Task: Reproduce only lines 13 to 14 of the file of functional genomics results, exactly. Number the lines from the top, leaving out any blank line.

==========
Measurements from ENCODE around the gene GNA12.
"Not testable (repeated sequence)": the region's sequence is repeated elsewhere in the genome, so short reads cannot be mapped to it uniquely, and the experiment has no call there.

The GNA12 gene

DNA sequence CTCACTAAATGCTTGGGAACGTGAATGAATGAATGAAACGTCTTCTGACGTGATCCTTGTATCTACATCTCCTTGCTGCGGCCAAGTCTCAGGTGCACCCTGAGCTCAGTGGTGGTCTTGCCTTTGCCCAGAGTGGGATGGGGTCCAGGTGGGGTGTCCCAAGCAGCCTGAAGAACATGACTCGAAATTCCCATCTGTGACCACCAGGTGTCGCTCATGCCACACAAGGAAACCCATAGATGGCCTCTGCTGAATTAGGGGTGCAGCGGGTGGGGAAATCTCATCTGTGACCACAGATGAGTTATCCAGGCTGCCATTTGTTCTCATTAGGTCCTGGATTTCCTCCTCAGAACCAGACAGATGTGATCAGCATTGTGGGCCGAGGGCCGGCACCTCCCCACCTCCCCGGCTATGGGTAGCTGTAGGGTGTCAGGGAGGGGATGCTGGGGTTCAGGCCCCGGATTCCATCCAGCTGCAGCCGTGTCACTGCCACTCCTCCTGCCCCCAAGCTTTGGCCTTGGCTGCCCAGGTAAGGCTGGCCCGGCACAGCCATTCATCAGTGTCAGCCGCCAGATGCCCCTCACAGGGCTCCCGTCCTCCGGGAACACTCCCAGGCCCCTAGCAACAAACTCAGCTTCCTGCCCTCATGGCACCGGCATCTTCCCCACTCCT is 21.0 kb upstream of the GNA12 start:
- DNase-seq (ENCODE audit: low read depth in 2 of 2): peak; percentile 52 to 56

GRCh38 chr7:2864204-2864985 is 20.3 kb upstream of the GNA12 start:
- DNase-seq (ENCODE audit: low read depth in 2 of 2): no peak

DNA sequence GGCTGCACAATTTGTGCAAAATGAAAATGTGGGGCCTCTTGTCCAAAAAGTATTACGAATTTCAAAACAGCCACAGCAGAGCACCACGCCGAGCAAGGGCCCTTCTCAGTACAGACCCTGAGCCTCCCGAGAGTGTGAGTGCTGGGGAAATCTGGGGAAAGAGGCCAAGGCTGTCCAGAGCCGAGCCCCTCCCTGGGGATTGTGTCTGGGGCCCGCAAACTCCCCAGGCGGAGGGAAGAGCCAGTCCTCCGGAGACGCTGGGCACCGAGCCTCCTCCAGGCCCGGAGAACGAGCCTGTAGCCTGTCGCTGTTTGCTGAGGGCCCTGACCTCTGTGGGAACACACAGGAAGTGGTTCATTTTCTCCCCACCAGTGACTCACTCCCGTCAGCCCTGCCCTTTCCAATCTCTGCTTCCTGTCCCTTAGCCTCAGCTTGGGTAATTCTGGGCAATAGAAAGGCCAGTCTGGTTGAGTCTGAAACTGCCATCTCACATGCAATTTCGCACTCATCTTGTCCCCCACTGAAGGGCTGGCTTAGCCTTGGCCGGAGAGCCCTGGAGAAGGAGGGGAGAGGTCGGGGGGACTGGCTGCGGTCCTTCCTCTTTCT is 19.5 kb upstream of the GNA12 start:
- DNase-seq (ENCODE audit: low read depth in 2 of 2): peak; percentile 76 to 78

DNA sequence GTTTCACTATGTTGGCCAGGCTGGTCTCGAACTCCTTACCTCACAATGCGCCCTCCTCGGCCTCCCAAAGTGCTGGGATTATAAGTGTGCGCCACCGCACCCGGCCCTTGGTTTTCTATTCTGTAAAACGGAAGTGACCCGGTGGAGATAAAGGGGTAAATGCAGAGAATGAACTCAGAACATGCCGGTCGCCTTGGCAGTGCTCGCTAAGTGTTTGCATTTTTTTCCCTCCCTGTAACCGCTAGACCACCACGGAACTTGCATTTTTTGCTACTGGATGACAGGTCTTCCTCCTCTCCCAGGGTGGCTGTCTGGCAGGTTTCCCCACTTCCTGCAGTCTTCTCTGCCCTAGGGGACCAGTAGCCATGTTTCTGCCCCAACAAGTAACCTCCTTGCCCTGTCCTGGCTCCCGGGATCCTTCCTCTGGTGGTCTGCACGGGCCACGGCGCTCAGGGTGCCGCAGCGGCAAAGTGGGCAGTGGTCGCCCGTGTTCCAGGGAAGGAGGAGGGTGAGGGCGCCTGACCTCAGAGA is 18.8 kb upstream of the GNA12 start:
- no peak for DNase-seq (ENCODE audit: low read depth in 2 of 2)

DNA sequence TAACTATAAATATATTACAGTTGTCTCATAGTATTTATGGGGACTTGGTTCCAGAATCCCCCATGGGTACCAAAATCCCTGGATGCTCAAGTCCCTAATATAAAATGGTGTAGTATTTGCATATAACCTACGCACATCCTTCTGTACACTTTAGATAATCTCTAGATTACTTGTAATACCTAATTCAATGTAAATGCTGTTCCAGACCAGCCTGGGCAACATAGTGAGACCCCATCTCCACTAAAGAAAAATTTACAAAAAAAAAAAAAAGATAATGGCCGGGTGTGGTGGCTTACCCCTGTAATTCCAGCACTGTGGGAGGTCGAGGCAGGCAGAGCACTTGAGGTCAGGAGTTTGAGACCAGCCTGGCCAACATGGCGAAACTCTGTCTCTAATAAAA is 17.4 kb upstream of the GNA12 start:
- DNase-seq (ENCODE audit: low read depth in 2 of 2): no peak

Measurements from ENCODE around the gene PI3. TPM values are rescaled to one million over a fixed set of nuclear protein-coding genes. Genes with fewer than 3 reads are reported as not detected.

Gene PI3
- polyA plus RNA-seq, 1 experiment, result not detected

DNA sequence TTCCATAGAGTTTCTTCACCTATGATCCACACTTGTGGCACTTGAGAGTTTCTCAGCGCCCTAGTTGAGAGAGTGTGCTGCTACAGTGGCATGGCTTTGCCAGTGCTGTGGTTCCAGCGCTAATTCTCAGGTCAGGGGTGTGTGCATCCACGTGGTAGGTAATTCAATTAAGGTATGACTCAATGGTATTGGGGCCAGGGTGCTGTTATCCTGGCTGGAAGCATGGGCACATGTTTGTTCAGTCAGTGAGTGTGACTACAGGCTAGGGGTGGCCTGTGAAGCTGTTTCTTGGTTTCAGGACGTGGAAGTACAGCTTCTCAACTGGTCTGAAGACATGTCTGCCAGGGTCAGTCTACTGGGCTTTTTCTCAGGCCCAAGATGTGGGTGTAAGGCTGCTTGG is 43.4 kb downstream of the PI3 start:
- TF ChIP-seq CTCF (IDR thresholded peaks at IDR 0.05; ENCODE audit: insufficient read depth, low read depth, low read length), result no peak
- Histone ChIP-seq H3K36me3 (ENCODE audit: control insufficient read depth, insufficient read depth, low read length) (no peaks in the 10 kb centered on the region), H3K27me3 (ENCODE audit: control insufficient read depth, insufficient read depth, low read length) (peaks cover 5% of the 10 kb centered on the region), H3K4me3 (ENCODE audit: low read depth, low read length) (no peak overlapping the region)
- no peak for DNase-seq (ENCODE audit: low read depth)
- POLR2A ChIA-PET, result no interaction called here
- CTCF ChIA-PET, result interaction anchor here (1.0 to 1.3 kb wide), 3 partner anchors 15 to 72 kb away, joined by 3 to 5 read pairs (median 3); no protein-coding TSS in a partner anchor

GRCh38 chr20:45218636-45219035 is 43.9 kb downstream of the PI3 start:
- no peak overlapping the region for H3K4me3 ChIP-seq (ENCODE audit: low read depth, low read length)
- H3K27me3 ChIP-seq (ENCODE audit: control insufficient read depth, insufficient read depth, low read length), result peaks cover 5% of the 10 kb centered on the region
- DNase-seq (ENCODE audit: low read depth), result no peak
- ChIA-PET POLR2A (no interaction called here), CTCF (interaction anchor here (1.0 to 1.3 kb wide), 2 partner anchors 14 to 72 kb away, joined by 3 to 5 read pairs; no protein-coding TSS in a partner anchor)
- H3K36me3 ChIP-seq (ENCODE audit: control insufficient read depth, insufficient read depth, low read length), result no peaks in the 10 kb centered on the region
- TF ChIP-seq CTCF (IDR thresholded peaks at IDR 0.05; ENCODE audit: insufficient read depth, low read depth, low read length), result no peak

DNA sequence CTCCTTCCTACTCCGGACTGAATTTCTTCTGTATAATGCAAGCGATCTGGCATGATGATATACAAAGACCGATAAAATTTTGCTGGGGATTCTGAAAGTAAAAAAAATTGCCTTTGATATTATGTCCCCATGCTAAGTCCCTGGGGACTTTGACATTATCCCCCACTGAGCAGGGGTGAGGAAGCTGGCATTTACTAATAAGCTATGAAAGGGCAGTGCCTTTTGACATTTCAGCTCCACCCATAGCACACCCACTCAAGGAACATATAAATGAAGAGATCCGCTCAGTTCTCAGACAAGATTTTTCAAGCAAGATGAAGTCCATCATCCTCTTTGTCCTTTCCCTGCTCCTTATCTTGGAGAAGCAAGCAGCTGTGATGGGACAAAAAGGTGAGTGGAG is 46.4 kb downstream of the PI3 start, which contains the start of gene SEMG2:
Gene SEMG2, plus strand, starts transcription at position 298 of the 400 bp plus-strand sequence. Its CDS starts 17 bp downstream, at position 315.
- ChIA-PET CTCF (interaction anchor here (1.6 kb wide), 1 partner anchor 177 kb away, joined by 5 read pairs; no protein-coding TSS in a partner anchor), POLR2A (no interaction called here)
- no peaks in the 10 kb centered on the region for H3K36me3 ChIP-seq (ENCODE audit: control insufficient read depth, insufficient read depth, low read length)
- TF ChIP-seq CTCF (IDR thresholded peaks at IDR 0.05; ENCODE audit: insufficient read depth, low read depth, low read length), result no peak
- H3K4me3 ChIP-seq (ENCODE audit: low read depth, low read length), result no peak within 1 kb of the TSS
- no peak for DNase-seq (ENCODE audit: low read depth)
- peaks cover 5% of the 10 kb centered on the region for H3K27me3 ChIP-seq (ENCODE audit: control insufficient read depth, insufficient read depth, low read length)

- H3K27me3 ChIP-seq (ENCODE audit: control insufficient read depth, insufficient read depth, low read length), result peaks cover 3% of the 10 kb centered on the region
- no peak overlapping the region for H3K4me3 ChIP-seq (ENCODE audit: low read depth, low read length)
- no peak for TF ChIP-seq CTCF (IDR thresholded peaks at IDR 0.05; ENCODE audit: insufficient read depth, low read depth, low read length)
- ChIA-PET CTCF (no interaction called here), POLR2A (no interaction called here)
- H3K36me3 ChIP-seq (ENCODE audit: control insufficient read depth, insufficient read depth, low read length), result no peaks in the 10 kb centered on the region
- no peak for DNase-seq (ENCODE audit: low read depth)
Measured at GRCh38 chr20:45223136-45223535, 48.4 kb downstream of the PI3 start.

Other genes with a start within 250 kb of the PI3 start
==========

- DNase-seq (ENCODE audit: low read depth in 2 of 2): no peak

Measurements from ENCODE around the gene PI3. TPM values are rescaled to one million over a fixed set of nuclear protein-coding genes. Genes with fewer than 3 reads are reported as not detected.